A Pratt & Whitney Geared Turbofan engine

The chief executive of United Technologies on Thursday showed his determination to drive up the conglomerate’s returns when he said capital expenditure at Pratt & Whitney, the aero engine maker, would “have to come down”.

Greg Hayes, who took over in November, was speaking at an investor day hours after UTC announced it planned to spin off Sikorsky, the helicopter maker, because its growth and margins were low.

Pratt is in the course of investing $10bn to introduce the new Geared Turbofan (GTF) engine for narrow-body jets and will make $2.6bn capital investments this year, mainly on machinery and other items to bring the new engine into full production.

“The commercial aerospace investment levels have to come down,” Mr Hayes said of coming years. “It has to come down to a more sustainable level so that, when we do have the opportunity for the next innovative investment, we’ll be able to afford it.”

Pratt has sold 6,300 GTFs — which are expected to cut aircraft fuel consumption by about 15 per cent compared with existing engines — for use in aircraft including Bombardier’s C Series and Airbus’s A320neo. Paul Adams, Pratt’s chief executive, told the investor meeting that production engines would be delivered to customers and enter service later this year.

The engine would not be profitable for UTC until 2020 or 2021 when the first engine had an overhaul, Mr Hayes said. Maintenance work is often far more profitable for aero engine makers than producing them.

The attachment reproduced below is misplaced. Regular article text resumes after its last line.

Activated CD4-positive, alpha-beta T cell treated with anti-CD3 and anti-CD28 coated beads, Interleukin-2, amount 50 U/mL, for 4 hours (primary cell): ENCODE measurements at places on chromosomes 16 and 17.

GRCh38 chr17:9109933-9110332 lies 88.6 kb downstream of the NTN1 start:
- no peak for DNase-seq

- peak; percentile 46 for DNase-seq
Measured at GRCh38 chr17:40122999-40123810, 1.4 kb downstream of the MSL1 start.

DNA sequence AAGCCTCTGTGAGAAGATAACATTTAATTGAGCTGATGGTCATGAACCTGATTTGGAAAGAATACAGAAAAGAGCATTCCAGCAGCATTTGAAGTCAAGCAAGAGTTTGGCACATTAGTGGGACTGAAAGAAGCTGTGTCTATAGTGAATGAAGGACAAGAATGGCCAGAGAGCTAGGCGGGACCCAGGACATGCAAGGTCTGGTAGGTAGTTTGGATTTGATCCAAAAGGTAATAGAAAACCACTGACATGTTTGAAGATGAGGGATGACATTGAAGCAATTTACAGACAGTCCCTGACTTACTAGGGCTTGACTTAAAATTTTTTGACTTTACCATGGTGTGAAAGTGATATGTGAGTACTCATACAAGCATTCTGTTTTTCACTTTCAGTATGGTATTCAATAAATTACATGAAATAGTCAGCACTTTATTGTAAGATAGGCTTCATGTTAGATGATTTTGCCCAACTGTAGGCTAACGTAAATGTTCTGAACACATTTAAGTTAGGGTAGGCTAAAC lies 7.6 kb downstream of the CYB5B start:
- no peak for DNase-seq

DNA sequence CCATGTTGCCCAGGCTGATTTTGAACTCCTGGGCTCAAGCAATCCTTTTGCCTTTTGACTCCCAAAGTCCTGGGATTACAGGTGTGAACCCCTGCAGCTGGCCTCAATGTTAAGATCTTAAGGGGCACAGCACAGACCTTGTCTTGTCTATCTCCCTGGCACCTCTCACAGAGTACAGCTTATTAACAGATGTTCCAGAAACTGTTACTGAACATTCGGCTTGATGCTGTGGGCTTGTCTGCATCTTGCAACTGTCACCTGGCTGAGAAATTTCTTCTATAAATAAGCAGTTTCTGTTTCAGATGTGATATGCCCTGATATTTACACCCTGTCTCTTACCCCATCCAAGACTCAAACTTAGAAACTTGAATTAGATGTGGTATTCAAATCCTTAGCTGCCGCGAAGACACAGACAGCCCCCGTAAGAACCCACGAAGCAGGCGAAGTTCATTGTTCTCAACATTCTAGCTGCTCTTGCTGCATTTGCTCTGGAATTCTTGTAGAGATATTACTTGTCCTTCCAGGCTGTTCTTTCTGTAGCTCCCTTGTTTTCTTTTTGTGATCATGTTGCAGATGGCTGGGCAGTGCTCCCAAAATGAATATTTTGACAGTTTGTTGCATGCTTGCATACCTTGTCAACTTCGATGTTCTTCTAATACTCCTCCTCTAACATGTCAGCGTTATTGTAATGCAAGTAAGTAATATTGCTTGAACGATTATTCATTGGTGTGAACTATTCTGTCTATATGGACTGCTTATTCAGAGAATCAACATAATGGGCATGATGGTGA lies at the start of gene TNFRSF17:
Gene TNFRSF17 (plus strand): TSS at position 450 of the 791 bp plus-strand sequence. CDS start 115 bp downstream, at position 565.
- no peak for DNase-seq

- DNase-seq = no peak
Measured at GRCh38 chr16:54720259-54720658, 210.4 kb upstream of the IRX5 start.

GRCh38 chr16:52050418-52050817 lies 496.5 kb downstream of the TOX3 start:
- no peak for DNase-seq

Speaking to reporters afterwards, Mr Hayes stressed that the company was still investing significant amounts. But he added: “We’re going to cut back and push some things back.”

He also stood by his insistence that Pratt would not invest to develop a version of the GTF for widebody aircraft such as Boeing’s 787, a step that was originally assumed when the design was developed. Boeing, Airbus and other manufacturers build far more narrow-body aircraft such as the A320 and Boeing 737 than other, longer-range aircraft. Narrow-body aircraft engines also require more lucrative maintenance work.

“If someone can come back to me in five years and show me a great business case for a widebody aircraft, I might consider it,” he said. “But, for the moment, I would decide no.”

Mr Hayes also stressed that it was unlikely UTC would succeed in selling Sikorsky, which it has owned since 1929, to another company. UTC is likely to face substantial taxes for its capital gains on any sale and would want a premium price to reflect that, Mr Hayes said. The company is consequently likely to become independent.

Akhil Johri, UTC’s chief financial officer, confirmed it expected this year to realise earnings per share of between $6.85 and $7.05. But he warned that dollar strength could push the figure towards the range’s lower end.

UTC’s shares rose 2.45 per cent in New York to $121.24.

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